APPLYING HEAT PIPES TO INSTALL NATURAL CONVECTION AND RADIATIVE COOLING ON CONCENTRATING PHOTOVOLTAICS.
Concentrator photovoltaics have demonstrated greater solar energy production efficiency than previous solar electric technologies. However, recent research reveals that heat management is a significant difficulty in CPV systems, and if left unaddressed, it can have a severe influence on system efficiency and lifetime. Traditional CPV cooling relies on active methods such as forced air convection, or liquid cooling, which might lead to an extremely large parasitic power use. In addition, the moving parts of a cooling system result in a shorter lifespan and higher maintenance expenses.
CPV systems can boost their efficiency and lifespan by adopting passive cooling solutions. This work employed radiative cooling and natural convection to construct an efficient and cost-effective cooling system. The excess heat of a solar cell can be dispersed into space via electromagnetic waves via radiative cooling. Due to the fact that the radiative cooling power is related to the difference between the fourth powers of the solar cell and the ambient temperature, much greater cooling powers can be obtained at higher temperatures. Heat pipes were installed to act as a heat pump by transferring excessive heat from solar cells within a system to the exterior, where it can be dissipated via natural air cooling and thermal radiation. Experiments conducted in this study demonstrate that a temperature reduction of 21 ◦C was accomplished through radiative cooling and natural convection, resulting in an increase of 64 mV, or 17% in the open-circuit voltage of a GaSb solar cell.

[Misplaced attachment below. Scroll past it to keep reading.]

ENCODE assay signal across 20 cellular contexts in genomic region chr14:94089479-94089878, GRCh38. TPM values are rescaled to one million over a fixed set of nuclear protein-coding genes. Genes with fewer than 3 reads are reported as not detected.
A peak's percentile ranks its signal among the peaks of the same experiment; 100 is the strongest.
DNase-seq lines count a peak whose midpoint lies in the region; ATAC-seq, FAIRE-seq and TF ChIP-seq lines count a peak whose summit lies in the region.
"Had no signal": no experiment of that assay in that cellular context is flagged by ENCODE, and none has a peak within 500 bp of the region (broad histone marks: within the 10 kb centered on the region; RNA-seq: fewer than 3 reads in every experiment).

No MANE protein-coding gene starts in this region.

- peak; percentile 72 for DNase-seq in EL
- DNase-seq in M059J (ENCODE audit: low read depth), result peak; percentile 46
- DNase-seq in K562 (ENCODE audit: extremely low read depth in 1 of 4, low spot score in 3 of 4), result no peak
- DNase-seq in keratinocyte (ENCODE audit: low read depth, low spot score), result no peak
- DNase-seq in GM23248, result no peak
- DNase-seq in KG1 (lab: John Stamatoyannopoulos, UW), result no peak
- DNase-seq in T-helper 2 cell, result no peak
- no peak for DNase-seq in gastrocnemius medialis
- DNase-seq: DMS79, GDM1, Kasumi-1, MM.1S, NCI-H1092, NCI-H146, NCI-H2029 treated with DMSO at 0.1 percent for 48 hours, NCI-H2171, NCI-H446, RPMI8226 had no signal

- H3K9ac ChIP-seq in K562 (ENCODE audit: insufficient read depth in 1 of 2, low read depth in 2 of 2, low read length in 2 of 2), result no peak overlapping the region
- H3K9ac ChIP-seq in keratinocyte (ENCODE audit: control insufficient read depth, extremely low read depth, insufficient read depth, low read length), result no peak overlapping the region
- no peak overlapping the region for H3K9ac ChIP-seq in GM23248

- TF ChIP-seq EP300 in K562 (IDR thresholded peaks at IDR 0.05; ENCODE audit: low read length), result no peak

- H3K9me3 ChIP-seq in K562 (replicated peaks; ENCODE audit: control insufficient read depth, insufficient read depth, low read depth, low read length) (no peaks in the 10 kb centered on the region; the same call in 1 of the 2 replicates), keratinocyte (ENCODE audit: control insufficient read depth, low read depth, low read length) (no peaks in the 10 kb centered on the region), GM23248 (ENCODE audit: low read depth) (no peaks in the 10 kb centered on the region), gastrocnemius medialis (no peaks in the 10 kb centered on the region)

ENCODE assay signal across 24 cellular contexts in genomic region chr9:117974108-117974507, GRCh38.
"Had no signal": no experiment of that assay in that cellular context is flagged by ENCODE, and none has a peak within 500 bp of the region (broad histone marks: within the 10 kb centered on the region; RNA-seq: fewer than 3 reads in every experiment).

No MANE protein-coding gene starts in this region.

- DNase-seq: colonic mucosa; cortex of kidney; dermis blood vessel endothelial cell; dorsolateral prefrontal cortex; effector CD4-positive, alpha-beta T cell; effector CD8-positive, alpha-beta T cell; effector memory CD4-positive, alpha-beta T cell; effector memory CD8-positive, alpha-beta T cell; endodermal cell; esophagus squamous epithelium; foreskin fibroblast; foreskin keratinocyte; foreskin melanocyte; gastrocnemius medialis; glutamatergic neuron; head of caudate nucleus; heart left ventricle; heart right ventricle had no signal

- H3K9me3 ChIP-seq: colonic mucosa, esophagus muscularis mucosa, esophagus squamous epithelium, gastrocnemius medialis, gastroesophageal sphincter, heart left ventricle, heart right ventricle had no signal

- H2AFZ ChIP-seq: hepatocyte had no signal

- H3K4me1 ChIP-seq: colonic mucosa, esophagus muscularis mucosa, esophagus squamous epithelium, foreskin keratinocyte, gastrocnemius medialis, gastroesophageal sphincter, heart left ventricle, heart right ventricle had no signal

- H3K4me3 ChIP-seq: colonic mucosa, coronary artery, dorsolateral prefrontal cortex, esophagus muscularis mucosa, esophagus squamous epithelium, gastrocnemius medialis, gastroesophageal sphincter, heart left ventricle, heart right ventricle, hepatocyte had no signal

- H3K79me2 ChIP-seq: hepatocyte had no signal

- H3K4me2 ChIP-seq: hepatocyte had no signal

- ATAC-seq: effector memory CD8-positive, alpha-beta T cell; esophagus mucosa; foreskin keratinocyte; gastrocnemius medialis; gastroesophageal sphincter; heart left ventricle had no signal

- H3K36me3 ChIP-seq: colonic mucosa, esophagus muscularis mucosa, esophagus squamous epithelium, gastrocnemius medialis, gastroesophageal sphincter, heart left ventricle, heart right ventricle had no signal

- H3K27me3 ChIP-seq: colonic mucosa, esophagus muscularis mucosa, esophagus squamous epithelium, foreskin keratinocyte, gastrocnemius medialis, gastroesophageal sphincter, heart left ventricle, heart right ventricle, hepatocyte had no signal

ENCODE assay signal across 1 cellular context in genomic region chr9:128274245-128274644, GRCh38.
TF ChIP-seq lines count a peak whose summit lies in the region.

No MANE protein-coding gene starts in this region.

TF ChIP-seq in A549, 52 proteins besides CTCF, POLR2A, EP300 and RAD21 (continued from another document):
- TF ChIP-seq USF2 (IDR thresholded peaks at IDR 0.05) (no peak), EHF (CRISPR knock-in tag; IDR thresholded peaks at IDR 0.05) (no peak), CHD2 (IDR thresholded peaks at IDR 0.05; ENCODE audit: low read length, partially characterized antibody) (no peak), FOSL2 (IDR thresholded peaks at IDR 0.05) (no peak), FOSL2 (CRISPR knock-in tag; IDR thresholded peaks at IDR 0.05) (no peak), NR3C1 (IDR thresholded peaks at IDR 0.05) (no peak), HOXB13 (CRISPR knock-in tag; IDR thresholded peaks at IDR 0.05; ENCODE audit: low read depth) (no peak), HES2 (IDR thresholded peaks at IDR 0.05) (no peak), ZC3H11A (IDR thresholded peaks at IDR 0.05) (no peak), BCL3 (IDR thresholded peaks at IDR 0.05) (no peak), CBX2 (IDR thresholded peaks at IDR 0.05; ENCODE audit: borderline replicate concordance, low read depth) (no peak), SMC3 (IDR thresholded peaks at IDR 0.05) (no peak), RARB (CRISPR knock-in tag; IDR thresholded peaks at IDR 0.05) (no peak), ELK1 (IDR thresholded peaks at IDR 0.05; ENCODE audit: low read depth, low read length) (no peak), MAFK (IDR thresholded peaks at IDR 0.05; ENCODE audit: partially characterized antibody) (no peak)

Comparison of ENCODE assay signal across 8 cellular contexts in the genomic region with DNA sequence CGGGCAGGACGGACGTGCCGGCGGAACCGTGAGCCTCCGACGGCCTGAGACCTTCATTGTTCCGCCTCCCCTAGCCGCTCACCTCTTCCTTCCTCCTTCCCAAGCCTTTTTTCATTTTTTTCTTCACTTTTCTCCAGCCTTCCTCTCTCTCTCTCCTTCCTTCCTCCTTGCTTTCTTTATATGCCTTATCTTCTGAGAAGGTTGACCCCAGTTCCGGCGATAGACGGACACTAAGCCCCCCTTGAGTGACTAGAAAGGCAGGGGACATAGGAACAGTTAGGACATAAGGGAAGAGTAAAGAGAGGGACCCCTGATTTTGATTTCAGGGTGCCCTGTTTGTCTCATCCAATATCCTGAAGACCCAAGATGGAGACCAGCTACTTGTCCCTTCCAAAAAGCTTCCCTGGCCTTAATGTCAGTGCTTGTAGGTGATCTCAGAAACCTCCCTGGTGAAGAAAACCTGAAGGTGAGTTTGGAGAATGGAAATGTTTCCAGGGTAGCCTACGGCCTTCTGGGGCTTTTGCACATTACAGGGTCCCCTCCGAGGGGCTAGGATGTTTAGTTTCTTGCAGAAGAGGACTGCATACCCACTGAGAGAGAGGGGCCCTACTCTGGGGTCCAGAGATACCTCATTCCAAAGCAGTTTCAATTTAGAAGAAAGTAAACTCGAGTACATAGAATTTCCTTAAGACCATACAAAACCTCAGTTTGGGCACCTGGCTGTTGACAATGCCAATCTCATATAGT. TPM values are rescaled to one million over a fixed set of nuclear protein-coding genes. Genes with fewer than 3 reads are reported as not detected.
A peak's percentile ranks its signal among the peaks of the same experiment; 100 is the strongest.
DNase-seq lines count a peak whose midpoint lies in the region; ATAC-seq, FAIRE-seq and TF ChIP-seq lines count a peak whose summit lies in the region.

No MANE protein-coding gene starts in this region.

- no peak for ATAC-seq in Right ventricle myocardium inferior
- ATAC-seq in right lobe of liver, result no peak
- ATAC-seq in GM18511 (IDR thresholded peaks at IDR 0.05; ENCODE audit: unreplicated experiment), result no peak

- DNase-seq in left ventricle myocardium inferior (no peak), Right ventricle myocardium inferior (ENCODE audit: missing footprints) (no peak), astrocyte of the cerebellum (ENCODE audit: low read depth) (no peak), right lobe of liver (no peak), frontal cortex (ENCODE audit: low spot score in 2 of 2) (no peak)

- Master of Science
- Electrical and Computer Engineering
- West Lafayette